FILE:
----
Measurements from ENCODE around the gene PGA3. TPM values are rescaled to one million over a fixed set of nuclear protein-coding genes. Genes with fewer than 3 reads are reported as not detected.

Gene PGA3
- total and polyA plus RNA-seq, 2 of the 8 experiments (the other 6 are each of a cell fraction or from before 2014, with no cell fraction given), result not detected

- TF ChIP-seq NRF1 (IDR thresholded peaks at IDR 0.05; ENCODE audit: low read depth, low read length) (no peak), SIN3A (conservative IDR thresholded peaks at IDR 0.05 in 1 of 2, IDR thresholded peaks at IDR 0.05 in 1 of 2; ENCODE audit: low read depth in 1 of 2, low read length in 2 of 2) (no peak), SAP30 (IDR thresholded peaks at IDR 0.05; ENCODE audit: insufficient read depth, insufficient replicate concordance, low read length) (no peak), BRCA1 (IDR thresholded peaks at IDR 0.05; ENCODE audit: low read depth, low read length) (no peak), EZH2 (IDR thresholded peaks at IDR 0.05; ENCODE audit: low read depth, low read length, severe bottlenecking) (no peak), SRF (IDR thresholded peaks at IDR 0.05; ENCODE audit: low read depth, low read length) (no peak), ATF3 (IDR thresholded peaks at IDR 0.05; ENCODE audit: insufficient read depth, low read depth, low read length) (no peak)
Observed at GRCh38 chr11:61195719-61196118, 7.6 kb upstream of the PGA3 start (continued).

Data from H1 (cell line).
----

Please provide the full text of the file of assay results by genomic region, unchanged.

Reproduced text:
Measurements from ENCODE around the gene PGA3. TPM values are rescaled to one million over a fixed set of nuclear protein-coding genes. Genes with fewer than 3 reads are reported as not detected.

Gene PGA3
- total and polyA plus RNA-seq, 2 of the 8 experiments (the other 6 are each of a cell fraction or from before 2014, with no cell fraction given), result not detected

- TF ChIP-seq NRF1 (IDR thresholded peaks at IDR 0.05; ENCODE audit: low read depth, low read length) (no peak), SIN3A (conservative IDR thresholded peaks at IDR 0.05 in 1 of 2, IDR thresholded peaks at IDR 0.05 in 1 of 2; ENCODE audit: low read depth in 1 of 2, low read length in 2 of 2) (no peak), SAP30 (IDR thresholded peaks at IDR 0.05; ENCODE audit: insufficient read depth, insufficient replicate concordance, low read length) (no peak), BRCA1 (IDR thresholded peaks at IDR 0.05; ENCODE audit: low read depth, low read length) (no peak), EZH2 (IDR thresholded peaks at IDR 0.05; ENCODE audit: low read depth, low read length, severe bottlenecking) (no peak), SRF (IDR thresholded peaks at IDR 0.05; ENCODE audit: low read depth, low read length) (no peak), ATF3 (IDR thresholded peaks at IDR 0.05; ENCODE audit: insufficient read depth, low read depth, low read length) (no peak)
Observed at GRCh38 chr11:61195719-61196118, 7.6 kb upstream of the PGA3 start (continued).

Data from H1 (cell line).